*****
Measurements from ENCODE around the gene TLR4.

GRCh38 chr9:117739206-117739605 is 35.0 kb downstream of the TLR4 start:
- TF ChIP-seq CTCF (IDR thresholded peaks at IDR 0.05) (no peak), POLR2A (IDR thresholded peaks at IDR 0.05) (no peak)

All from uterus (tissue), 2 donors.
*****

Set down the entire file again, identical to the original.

Measurements from ENCODE around the gene TLR4.

GRCh38 chr9:117739206-117739605 is 35.0 kb downstream of the TLR4 start:
- TF ChIP-seq CTCF (IDR thresholded peaks at IDR 0.05) (no peak), POLR2A (IDR thresholded peaks at IDR 0.05) (no peak)

All from uterus (tissue), 2 donors.